As James Rhodes plummets to the depths of the ocean in defunct Iron Patriot armor, his country and his family are both the targets of an organized terrorist attack. For a book that operates under the title “Iron Patriot,” this issue has surprisingly little to do with the titular star, spending roughly half of its page time on Rhodey’s father and niece. Ales Kot and Garry Brown’s “Iron Patriot” #2 is a quick read that doesn’t quite sink its hooks into readers, operating with a middling story and uninspired artwork.
After introducing readers to Rhodey’s father and his niece Lila in the first issue, Kot spends a little time fleshing them out in the second by throwing them into a character-defining situation. The writer does an excellent job showing the resourcefulness of this grandfather-granddaughter duo in their own distinct ways, giving his audience someone to root for as opposed to the broader scenes of destruction taking place all around the country. While Kot provides a gripping lead-in with a short historical bit on the Washington monument which extends this into the much wider scope of destruction, his focus on these supporting characters is what keeps the story afloat. Likewise, Rhodey’s dire situation reads with an steady level of suspense and culminates in an appropriately climactic cliffhanger. As he sinks to the bottom of the ocean, his narration — intertwining with his dialogue and music — twists with a natural, almost lyrical sound for an absolutely stunning splash page, thanks in equal part to Brown’s dynamic layout and Clayton Cowles’s ingenious lettering design.
While the overarching story is structurally sound, the plot falls apart in the details. For instance, the kidnapping takes place on a rather crowded suburban street in broad daylight, ultimately attracting no neighborly attention. Additionally, on pure happenstance, Rhodey’s ejected suit manages to take out a couple of the sludge monsters that he went down fighting. These instances, among others, make it a little hard to suspend your disbelief for the purposes of the story.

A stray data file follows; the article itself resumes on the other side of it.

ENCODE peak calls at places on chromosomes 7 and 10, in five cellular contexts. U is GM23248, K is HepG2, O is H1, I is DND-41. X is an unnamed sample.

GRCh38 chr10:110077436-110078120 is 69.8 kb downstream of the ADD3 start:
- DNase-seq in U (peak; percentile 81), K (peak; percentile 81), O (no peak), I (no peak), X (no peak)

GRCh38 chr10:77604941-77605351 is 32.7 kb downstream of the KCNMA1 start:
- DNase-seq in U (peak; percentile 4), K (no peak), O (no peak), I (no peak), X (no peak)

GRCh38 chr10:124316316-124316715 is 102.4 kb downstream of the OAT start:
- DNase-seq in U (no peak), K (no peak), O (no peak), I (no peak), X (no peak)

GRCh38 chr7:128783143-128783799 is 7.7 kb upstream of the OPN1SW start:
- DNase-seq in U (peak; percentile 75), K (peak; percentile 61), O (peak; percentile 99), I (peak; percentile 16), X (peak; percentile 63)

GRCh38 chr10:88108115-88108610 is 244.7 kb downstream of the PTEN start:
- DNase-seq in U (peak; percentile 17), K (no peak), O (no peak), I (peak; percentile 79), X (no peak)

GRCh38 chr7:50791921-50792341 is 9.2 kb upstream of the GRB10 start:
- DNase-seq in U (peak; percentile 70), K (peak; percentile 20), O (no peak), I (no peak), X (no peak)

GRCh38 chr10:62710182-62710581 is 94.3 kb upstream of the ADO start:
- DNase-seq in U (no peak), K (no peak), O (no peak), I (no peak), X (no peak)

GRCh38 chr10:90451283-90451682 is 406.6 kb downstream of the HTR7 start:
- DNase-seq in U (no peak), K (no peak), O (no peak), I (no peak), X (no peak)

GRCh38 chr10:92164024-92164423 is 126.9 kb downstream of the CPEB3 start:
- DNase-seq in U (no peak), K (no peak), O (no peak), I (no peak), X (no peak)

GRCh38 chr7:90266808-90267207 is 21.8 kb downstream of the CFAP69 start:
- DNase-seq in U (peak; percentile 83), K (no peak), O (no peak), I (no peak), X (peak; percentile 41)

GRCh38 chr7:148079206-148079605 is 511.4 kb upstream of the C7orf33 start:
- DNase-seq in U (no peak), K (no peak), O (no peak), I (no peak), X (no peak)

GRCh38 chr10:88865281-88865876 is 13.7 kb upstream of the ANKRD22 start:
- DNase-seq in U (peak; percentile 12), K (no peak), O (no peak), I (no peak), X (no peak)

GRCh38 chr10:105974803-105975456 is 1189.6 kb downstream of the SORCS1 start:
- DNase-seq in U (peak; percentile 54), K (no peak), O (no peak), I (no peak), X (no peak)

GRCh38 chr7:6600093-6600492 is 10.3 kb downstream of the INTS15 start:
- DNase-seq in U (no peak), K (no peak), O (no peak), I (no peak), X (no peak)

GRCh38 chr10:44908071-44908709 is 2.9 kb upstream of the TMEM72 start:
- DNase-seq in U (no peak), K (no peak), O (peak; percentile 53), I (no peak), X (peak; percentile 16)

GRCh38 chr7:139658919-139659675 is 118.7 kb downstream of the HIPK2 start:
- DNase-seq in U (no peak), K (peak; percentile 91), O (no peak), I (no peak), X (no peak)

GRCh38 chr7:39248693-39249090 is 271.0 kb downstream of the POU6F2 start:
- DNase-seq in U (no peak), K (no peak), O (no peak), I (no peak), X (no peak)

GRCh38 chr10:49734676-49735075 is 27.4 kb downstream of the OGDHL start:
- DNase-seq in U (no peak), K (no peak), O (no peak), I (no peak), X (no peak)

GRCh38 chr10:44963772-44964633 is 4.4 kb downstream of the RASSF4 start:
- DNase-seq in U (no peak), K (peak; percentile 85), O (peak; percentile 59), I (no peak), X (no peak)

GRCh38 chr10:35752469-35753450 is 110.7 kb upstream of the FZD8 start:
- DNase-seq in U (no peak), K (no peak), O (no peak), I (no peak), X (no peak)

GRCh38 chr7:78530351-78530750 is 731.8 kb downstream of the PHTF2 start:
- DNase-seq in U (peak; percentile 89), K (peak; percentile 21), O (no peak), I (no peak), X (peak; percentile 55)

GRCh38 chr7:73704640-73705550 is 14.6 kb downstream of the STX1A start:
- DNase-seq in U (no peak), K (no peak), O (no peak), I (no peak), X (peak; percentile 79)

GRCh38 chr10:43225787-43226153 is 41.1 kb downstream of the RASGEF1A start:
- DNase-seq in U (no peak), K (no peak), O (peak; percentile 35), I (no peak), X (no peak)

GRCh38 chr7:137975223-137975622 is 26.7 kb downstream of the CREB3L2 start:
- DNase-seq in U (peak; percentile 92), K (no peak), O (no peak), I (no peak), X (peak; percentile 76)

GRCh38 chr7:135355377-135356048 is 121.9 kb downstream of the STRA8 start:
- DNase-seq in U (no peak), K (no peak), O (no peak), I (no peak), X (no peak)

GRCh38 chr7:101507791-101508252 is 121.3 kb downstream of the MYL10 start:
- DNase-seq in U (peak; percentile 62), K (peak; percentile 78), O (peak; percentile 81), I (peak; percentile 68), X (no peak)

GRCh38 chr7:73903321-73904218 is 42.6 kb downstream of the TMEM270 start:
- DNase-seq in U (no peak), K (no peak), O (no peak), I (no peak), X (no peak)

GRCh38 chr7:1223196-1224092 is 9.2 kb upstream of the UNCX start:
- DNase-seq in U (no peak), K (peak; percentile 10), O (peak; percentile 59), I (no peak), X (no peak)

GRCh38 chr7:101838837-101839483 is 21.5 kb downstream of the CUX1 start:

Although Kot’s writing relies on him heavily for some action sequences, Brown’s style is disappointingly sparse. He incorporates little detail into the backgrounds of his panels to the point of distraction; his most egregious offense shows the Rhodes’ approaching kidnappers out of a window, which Brown depicts as all grass and a clear blue sky despite later depicting a street full of houses across the street. He goes a little too thick on the shading, ultimately obscuring or distorting facial expressions. Similarly, the few details that Brown does incorporate get lost in the inking; for example, it’s terribly easy to miss Lila as she hides on her house’s rooftop to evade her kidnappers. What’s more, the action sequences get confusing under the weight of extraneous lines. Colorist Jim Charalampidis does the best he can with what he has, working with a small a pallet of colors that seem to focus on red, white and blue that ties into the heavy handed patriotic theme of the book.
Ultimately, “Iron Patriot” #2 is a lackluster followup to mediocre debut. Although Kot makes some promising moves, the story gets bogged down by small inconsistencies, unbelievable happenstance, and Brown’s dull artwork.